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About Elizabeth daily monitor. [volume] (Elizabeth, N.J.) 1868-1880
Elizabeth, N.J. (1868-1880)
- Elizabeth daily monitor. [volume] : (Elizabeth, N.J.) 1868-1880
- Place of publication:
- Elizabeth, N.J.
- Geographic coverage:
- J. Madison Drake
- Dates of publication:
- Ceased in 1880?
- Vol. 1, no. 1 (Sept. 23, 1868)-
- sn 83032217
- View complete holdings information
- First Issue Last Issue
Elizabeth Daily Monitor
The Elizabeth Daily Monitor was started on September 23, 1868 as a daily Independent Republican newspaper by James Madison Drake and Foster M. Cushing who were editors and publishers. Drake and Foster dissolved their partnership in January of 1869, and J. Madison Drake continued as sole editor and proprietor.
By 1868 Elizabeth had a population of approximately 20,000, largely because of Irish and German immigration. Railroads and manufacturing were transforming Elizabeth into an industrial hub, and in 1873, the Singer Sewing Machine Factory opened and built a workforce of over six thousand, at the time the largest in the world.
J. Madison Drake was from a newspaper publishing family as his father owned the New-Jersey Journal where Drake learned the printing trade. At 15, Drake began working at the Daily True American, and before he was 20, he was editor and publisher of the Mercer Standard, a literary paper. He started several short-lived newspapers prior to the start of the Civil War. After serving in the Civil War and receiving medals for bravery, he returned to private life in Elizabeth and began publication of the Elizabeth Daily Monitor in 1868.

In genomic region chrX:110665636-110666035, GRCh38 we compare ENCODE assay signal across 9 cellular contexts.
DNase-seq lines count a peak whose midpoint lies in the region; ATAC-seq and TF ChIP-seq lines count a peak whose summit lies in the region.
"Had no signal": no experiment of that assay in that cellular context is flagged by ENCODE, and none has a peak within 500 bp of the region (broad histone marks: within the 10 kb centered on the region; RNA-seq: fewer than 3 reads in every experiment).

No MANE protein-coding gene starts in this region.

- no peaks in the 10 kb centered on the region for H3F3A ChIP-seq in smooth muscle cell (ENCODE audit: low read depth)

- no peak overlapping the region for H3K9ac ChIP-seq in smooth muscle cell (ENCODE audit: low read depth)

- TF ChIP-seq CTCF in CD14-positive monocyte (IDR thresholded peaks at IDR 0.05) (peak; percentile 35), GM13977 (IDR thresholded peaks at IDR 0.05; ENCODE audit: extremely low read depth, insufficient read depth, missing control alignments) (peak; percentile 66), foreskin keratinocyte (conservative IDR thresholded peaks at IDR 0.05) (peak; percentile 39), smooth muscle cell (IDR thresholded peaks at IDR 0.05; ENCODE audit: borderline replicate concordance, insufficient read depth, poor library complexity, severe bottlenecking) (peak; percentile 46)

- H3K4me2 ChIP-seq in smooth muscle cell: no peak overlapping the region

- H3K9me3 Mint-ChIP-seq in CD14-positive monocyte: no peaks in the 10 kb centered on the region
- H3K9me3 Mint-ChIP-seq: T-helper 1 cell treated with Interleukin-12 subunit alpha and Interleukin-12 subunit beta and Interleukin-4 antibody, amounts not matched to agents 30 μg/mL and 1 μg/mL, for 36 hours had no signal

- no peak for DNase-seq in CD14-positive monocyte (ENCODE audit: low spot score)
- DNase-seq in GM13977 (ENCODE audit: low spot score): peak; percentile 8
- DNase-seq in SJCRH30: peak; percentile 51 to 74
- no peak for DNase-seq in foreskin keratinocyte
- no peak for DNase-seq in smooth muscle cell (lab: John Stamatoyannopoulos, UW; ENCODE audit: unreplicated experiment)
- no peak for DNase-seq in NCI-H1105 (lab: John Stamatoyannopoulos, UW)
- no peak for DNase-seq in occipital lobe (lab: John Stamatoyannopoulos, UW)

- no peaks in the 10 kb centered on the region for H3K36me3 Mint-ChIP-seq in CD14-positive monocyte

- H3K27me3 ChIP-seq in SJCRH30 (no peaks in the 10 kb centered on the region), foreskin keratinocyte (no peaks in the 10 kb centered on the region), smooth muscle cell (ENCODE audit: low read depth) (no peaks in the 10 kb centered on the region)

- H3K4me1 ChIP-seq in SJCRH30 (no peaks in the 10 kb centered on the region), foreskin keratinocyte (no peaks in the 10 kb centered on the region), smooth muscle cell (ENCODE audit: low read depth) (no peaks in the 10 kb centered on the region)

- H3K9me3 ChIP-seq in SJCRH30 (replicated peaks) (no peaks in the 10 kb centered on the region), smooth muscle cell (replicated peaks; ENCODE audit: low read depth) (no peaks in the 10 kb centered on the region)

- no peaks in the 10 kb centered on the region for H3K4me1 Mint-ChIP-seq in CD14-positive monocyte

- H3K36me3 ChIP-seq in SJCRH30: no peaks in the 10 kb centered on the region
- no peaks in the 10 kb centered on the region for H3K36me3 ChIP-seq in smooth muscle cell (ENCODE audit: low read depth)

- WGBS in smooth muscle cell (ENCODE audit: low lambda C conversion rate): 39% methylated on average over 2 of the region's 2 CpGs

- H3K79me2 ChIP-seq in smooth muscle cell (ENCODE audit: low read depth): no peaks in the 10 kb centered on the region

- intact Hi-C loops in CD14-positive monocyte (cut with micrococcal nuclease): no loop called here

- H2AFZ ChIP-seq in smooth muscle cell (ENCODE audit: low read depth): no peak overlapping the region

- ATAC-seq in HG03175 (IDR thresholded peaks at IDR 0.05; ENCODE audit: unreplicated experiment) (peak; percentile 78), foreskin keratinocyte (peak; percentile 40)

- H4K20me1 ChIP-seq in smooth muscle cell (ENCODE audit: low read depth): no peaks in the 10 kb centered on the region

In their inaugural issue, Drake and Cushing let the public know that they intended their paper to be focused on local news and that they would publish the full proceedings of the city council, the courts and public meetings and that every matter of local interest would be published daily. In order to maintain an elevated, high-toned position, they would not publish matters of a personal nature. Rapidly urbanizing the Elizabeth Daily Monitor was one of three daily newspapers being published in Elizabeth along with the Elizabeth Daily Journal and the Elizabeth Daily Herald.
While initially the Daily Monitor fulfilled its promise of quality local and state news coverage, its four pages and seven columns soon became dominated by advertisements. In April of 1869, the Daily Monitor replaced most of its front page with what it termed "The Elizabeth Directory," columns of mostly classified advertisements. In a column on April 1, Drake asks subscribers to "bear with us in all our shortcomings" as "we have never been troubled by a large amount of 'capital.'"
Financial troubles continued to plague Drake. The Wall Street crash of September 1873 led to a tightening of credit, and in October of 1873, the Rochester Democrat and Chronicle announced that Drake had been briefly arrested during a visit to New York on complaint of Henry Linenmeyer & Co., paper dealers who charged that he had defrauded them of $3,000. He had purchased paper on which to print the Elizabeth Daily Monitor stating that he owned a large amount of property in Elizabeth. It was later found that the property was held in his wife's name.
Awarded the Congressional Medal of Honor, Drake was a Civil War hero as well as a prolific author and publisher. He published the Elizabeth Daily Monitor until 1881.
Provided by: Rutgers University Libraries